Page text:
Retail construction in Australia always moves in swings and roundabouts. But the better understanding you have of where we are in that oscillating process, the better-placed you will be to capitalise on growth (or lack thereof) in our local market.
For Melbourne, there is generally a consistent pipeline of work. But as recent reporting from the Australian Industry Group (Ai Group) and BCI Economics shows, certain contractions can have big implications for retail construction.
Retail construction highs and lows
Knight Frank reports that in 2018, Australia saw record highs for office and retail investment volume. While yield compression in CBD areas means capital growth is harder to come by (reducing the likelihood of ongoing investment), there are still plenty of opportunities for growth in our retail space.
This positivity was reflected in commercial construction rates. The Ai Group notes that in Q4 2018, commercial building was up 4.3 per cent on the year before, and accounted for nearly one-fifth of all construction work in the country. Contextually, this comes after a sustained period of growth in retail and commercial construction, so it can be expected that activity would even out somewhat.
Looking at the pipeline ahead, things are less positive. The Ai Group's reporting suggests that new commercial orders for construction are down 16.8 per cent on an annual basis. So while commercial construction is still a major part of our national building industry, we are facing a slower period than we've seen in the last few years.
Despite this, the sector remains positive. BCI Economics' survey of architects, builders, developers and subcontractors shows a prevailing sentiment that construction levels will improve in the next 12 months.
Trends in Australian retail for 2019
Unlike high rise, education and health, retail construction in Australia is critically at the mercy of online trends. Changes in how consumers spend their money, as well as the increasing shift to an online marketplace, have a massive impact on foot traffic through bricks-and-mortar retail spaces.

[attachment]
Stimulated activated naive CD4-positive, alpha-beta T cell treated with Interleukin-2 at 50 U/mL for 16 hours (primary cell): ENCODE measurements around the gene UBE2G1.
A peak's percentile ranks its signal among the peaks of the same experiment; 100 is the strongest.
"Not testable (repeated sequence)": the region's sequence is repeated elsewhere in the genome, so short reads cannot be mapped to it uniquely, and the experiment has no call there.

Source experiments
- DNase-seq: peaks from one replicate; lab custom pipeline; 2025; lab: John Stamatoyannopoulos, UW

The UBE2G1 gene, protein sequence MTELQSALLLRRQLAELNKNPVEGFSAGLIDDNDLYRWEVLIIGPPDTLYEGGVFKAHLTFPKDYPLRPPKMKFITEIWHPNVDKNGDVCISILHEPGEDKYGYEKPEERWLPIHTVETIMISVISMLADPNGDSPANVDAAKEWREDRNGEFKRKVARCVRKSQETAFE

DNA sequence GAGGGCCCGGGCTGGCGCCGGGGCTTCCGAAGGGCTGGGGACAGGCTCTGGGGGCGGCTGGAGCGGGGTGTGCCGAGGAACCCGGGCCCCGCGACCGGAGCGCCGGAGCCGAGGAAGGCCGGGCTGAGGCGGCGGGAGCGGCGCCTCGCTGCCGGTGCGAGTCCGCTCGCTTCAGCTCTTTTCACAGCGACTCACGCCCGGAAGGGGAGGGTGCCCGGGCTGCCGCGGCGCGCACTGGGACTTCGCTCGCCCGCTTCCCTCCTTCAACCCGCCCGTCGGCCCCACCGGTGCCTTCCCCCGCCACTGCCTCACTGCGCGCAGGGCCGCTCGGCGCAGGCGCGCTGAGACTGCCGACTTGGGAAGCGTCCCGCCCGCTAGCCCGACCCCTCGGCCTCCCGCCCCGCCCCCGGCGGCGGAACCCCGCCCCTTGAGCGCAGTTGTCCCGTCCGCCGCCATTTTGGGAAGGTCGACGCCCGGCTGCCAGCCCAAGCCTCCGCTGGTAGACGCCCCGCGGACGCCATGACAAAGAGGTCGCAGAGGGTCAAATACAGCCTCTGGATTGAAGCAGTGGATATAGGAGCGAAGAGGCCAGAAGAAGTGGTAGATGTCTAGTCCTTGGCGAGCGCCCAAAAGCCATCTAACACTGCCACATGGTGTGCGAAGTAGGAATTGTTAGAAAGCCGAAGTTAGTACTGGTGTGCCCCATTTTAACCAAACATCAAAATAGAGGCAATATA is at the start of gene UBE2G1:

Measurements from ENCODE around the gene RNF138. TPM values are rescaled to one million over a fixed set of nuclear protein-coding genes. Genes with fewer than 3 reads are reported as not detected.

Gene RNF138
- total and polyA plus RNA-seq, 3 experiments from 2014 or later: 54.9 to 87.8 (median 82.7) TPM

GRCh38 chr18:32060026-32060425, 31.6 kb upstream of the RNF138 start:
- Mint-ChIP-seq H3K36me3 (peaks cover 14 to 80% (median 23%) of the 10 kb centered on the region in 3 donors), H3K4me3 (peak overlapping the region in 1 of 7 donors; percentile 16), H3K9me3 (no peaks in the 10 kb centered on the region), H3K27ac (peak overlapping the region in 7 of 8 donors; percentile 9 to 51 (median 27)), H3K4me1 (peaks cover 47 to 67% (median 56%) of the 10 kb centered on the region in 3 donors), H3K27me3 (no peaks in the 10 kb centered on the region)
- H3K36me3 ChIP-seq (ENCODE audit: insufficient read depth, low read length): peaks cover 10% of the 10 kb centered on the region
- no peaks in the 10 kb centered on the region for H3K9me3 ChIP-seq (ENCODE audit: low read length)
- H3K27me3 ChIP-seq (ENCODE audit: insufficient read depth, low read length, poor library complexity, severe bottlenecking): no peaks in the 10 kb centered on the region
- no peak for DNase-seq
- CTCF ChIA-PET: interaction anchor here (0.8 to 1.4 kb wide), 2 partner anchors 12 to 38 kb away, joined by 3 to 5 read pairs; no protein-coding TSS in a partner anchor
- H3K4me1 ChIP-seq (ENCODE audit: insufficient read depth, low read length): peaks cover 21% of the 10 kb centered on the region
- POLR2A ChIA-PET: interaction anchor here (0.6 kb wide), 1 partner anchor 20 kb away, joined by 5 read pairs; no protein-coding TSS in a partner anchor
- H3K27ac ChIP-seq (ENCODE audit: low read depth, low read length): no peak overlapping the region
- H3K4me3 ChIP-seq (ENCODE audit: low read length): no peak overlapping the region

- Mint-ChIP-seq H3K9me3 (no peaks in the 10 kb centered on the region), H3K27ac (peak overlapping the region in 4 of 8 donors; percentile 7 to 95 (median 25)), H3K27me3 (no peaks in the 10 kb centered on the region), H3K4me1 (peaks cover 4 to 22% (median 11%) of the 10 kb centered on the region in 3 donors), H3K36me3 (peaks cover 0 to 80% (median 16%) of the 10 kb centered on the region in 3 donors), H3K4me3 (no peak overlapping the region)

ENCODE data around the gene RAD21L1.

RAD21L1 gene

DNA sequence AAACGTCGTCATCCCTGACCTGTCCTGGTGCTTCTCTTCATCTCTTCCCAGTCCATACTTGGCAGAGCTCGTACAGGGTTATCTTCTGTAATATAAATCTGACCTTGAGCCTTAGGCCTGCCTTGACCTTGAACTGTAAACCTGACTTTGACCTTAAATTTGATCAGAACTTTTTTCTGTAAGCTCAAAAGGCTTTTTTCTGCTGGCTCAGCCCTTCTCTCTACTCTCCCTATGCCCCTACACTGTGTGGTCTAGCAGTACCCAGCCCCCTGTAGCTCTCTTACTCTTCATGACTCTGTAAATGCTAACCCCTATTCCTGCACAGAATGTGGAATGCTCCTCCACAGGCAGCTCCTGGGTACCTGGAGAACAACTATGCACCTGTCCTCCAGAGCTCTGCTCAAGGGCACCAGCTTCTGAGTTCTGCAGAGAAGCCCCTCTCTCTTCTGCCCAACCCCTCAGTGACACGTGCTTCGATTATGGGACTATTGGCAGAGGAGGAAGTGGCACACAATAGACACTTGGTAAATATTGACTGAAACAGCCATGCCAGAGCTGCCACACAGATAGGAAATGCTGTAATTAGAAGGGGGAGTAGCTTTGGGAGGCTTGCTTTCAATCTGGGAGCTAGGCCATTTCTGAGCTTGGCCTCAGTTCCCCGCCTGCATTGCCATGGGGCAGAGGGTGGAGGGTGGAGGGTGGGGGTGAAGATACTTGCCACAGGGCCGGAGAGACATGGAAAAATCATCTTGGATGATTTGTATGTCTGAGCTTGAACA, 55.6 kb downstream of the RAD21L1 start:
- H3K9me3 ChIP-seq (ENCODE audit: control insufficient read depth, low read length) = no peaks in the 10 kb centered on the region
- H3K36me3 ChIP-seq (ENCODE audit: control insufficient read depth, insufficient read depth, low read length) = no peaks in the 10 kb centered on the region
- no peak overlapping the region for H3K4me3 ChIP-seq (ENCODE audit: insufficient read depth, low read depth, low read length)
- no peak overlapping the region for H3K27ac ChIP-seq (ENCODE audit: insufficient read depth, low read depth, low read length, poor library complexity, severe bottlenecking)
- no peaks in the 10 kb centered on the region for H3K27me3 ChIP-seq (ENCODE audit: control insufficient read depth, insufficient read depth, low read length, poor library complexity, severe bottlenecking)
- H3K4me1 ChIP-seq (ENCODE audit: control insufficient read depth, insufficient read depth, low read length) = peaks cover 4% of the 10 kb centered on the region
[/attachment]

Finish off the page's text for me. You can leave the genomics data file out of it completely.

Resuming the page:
For example, Roy Morgan research shows that 46.8 per cent of Australians are online shopping at least once every four weeks. This is largely focused on entertainment, fashion and food, but encompasses the full spectrum of retailing (including bulkier sectors like automotive and furniture). As more people shift to online retail, there will be an irrevocable shift in the way we think about physical retail spaces and construction.
The first victim of this is small-to-medium retail. Knight Frank reports that capital growth in neighbourhood retail has been much slower than department stores or large shopping centres in the last year, while specialty stores have outperformed market benchmarks consistently.
Within these high-end or large-scale retail centres that remain popular, there are key micro-trends. Spaces that can offer multiple experiences (for example, retail sites with gyms and medical centres) are in high demand, Knight Frank's research argues, while the addition of augmented reality experiences remains a key drawcard.
For retail construction in Australia, this may mean a consolidation in terms of the type of retail construction we see. Fewer independent stores outside established business districts, and more centralisation of multiple services in one space.
This presents its own unique challenges - bringing together entertainment, leisure, fashion, restaurants, exercise and even medical facilities in one large-scale development is no easy feat. But if it's where the trends are heading, it is important that developers know who to work with.
To find out more about incoming trends in Australian retail, contact the experts at Vast Electrical.